The need for parathyroidectomy in patients with end-stage renal disease (ESRD) is common and increases with the duration of dialysis therapy [2–5, 14]. Calciomimetic and other therapeutic agents, such as chelating phosphorus and vitamin D analogues, have been shown to be effective in secondary hyperparathyroidism, modifying the timing and necessity of parathyroidectomy in secondary and tertiary hyperparathyroidism, even if many of these drugs have a high cost to public health [3, 4, 7, 30, 31]. The poor response or specific contraindications to medical treatment direct the choice towards parathyroidectomy. Refractory hyperparathyroidism is severe, persistent, and progressive elevation of iPTH which cannot be lowered to acceptable levels with medical therapy (including vitamin D and cinacalcet analogues) without causing significant hyperphosphatemia or hypercalcemia. There is no consensus on the acceptable PTH target level that defines refractory hyperparathyroidism. We have considered iPTH > 800 pg/ml in symptomatic patients, thus, with bone degenerative involvement, hyperphosphoremia, hypercalcemia, pruritus, and osteoarticular pain. Other authors used the KDIGO guideline indicating the iPTH target threshold for treatment, a value which is nine times above the upper limit of a normal PTH assay (i.e., 585 pg/ml if the upper range of the normal assay is 65 pg/ml), even though a parathyroidectomy is generally not performed at this value. Severe hyperparathyroidism that is refractory to medical therapy and associated with hypercalcemia (in the absence of medications such as calcitriol, vitamin D, or calcium-containing phosphate binders) suggests tertiary hyperparathyroidism, in which there is autonomous secretion of PTH that is not responsive to the plasma calcium concentration [3, 5, 7, 8, 10, 11, 30–35].
The different sites for the reimplantation after parathyroidectomy both in the first intervention and in the relapses with autograftectomy are currently debated. Some studies have shown similar outcomes regarding intramuscular or subcutaneous implantation [5, 10, 12–15, 28, 36–39]. The November 2013 K/DOQI guideline confirmed that the choice of procedure may be at the discretion of the surgeons involved, and accordingly, in our center, parathyroidectomy with autotransplantation in the subcutaneous site of the upper nondominant forearm is the preferred procedure . MIBI scintigraphy is considered the best test for its high sensitivity; however, its role in the localization of parathyroids before surgery is not shared and is of less impact compared to operator surgery experience, while it seems more useful in identifying the site of relapse of hyperparathyroidism [22, 40, 41]. However, in this study to improve the identification of the site of relapse and to evaluate a possible infiltration of the surrounding tissue, this technique has always been accompanied by the modified Casanova test  and by an ultrasound of the parathyroid implant site. As previously described in the literature, both surgical techniques appear to be effective with regard to engraftment and growth within the new anatomic site. In fact, the parathyroid tissue has high metabolic needs and also a high capacity for implantation in highly vascularized sites, such as muscle and subcutaneous tissue. The recurrence of secondary hyperparathyroidism with the need for autograftectomy is an event that occurs in 5–7.5% of cases according to the literature, but in recent studies, it was also shown to be higher than 9% with an increased risk for implantation of parathyroid tissue at the intramuscular site. According to previous studies, in the intramuscular AT, there is an increase in intraoperative time correlated with the greater difficulty for the intervention, and in the case of autograftectomy, it implies the sacrifice of an important motor component of the forearm, with consequent functional impairment and worsening of quality of life [10–15, 23, 29, 37, 40, 41]. We showed a nonsignificant difference between the two groups in the recurrence of secondary hyperparathyroidism after parathyroidectomy (only in 3 patients), while Hsu and Hung  showed a significant difference between the two groups; this difference could be due to the low size of the sample (7.8%).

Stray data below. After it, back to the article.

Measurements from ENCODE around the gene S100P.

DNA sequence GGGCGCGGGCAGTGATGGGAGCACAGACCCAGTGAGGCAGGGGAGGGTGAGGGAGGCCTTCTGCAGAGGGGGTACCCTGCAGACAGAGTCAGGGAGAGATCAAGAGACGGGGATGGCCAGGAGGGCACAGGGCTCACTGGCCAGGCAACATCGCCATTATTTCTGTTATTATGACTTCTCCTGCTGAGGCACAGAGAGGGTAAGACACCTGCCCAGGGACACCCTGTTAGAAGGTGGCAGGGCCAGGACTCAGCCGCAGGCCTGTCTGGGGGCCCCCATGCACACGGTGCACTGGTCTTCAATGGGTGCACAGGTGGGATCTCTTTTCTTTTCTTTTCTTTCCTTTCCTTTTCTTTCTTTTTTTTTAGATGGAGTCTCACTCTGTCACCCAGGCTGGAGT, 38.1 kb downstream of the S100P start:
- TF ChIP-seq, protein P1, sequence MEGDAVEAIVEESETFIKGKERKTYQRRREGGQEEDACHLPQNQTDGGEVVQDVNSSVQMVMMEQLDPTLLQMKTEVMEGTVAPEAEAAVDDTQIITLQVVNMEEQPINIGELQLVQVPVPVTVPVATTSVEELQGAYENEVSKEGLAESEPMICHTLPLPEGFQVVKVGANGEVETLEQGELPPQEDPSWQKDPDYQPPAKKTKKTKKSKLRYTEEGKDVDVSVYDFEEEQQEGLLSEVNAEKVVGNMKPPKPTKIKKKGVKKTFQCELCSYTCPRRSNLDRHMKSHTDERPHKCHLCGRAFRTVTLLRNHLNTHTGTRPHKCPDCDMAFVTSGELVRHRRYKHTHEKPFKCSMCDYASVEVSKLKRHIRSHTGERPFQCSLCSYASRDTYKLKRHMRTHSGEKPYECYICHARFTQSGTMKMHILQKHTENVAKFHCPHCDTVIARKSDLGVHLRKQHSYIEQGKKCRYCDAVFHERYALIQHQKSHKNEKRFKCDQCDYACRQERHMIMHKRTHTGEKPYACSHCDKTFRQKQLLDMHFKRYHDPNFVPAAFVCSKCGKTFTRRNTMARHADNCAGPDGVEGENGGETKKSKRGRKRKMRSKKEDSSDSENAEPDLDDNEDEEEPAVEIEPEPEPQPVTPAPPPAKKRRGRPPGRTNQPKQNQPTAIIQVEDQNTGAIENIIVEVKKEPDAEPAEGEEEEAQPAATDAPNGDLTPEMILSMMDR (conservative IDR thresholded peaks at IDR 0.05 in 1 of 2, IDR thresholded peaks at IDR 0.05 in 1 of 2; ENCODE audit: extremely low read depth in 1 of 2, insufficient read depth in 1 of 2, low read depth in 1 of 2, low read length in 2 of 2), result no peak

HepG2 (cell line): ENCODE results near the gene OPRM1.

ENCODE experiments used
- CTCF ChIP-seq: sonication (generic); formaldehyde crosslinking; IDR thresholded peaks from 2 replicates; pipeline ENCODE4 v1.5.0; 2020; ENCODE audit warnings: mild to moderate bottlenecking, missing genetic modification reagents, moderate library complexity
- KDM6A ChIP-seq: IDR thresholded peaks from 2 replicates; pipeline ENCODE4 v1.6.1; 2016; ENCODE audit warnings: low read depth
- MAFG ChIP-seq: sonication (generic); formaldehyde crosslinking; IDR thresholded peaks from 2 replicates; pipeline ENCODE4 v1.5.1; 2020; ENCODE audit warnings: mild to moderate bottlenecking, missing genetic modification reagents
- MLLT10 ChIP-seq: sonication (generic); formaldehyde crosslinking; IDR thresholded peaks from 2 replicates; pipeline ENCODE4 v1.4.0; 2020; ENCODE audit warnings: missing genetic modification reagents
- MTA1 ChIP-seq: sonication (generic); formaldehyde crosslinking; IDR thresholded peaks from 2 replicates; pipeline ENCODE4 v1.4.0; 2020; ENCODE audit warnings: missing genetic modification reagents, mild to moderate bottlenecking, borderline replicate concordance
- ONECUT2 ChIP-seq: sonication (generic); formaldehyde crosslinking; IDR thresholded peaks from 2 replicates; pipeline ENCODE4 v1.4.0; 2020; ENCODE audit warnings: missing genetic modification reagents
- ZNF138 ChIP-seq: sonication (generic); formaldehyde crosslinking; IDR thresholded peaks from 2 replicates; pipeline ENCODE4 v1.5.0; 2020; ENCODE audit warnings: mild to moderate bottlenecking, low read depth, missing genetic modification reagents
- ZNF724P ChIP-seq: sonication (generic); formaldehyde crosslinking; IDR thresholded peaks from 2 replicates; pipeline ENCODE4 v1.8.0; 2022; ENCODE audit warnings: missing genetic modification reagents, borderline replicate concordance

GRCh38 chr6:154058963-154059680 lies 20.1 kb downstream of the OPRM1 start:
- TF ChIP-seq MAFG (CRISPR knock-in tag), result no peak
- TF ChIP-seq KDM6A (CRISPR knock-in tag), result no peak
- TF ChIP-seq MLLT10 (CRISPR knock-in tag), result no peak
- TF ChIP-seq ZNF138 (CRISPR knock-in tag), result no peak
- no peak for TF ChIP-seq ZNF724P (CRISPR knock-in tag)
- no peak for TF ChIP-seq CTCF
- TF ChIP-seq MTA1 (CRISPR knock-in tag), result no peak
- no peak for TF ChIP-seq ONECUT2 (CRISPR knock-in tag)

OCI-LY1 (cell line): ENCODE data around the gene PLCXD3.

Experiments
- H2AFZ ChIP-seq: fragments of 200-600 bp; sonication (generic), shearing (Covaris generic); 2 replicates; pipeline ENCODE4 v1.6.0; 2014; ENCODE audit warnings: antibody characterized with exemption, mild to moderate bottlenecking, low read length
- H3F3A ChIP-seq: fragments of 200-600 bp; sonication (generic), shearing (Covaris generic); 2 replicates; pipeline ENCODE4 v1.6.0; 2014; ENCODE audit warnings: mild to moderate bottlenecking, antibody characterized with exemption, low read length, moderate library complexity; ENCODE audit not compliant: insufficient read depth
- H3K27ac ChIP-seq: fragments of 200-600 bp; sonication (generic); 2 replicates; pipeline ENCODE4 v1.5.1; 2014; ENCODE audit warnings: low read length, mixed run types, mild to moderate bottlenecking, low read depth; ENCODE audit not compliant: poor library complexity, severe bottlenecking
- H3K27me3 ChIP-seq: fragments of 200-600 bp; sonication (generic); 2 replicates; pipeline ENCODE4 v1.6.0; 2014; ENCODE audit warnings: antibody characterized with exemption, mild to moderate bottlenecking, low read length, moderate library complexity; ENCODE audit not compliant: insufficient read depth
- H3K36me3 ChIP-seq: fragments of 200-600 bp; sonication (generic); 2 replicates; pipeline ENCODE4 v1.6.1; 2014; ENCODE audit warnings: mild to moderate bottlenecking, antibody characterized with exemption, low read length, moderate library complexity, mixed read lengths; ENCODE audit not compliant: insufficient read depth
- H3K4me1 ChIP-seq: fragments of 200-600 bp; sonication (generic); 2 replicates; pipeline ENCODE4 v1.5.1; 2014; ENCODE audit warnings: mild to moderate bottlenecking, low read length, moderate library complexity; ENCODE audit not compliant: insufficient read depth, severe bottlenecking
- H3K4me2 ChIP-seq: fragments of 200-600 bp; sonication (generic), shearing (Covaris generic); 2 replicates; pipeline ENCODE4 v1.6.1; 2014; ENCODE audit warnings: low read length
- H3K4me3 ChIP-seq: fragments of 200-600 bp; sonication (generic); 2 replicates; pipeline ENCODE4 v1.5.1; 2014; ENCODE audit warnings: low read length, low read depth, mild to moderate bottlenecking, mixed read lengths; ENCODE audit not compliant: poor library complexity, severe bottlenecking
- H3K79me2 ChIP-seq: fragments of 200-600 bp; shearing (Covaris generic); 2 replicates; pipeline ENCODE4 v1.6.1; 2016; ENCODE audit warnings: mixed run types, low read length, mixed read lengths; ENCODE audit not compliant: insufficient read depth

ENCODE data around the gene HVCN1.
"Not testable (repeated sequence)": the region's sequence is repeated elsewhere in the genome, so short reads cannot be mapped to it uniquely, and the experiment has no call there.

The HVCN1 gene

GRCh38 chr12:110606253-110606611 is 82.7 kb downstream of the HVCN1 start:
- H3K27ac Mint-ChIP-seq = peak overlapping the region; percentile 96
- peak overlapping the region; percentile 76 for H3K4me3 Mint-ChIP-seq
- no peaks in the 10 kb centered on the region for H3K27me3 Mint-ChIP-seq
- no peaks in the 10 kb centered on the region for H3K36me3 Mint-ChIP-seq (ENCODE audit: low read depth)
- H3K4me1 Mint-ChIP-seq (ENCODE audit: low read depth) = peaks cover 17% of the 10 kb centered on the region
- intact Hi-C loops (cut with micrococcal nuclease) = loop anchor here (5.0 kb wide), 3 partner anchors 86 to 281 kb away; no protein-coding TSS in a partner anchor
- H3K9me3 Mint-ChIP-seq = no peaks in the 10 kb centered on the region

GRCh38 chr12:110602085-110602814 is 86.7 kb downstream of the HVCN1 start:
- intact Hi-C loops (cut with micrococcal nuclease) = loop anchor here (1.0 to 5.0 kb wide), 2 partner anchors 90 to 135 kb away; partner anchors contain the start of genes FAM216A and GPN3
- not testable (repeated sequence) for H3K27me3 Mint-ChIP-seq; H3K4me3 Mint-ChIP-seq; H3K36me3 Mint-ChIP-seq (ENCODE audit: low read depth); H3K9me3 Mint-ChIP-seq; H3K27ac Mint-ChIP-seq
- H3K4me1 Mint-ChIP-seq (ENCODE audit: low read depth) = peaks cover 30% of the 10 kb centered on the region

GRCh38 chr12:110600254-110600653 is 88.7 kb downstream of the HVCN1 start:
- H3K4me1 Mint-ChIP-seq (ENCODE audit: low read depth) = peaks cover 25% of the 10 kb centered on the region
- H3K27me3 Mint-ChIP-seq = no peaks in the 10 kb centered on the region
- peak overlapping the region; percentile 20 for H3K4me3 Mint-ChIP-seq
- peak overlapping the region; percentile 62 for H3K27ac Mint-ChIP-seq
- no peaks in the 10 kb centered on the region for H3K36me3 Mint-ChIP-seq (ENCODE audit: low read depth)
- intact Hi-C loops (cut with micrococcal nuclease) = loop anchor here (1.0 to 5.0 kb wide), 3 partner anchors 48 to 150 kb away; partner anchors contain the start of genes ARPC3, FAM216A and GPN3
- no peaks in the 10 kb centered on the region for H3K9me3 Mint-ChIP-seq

Our study presents a relatively small cohort of patients; therefore, it needs to be confirmed by further clinical studies with a larger population. It seems that future large-scale studies are needed to clarify these differences, and the prognostic relevance remains to be proven with a larger number of patients.
Despite the limitations of this study, the efficacy and safety of parathyroid tissue AT in the subcutaneous forearm of the upper nondominant limb is confirmed with a good rate of tissue engraftment and with a comparable number of postsurgical transient and persistent hypoparathyroidism and hyperparathyroidism incidence in both techniques. Furthermore, this technique preserves arm functionality in the case of autograftectomy. Consequently, it is our opinion that total PTX with subcutaneous forearm AT is currently the best choice.
The data used to support the findings of this study are available from the corresponding author upon request.
According to current Italian legislation, the approval of the Ethics Committee for a retrospective observational study is not required.
Conflicts of Interest
The authors report no conflicts of interest.
The authors alone are responsible for the content and writing of the paper. The manuscript has been seen and approved by all authors.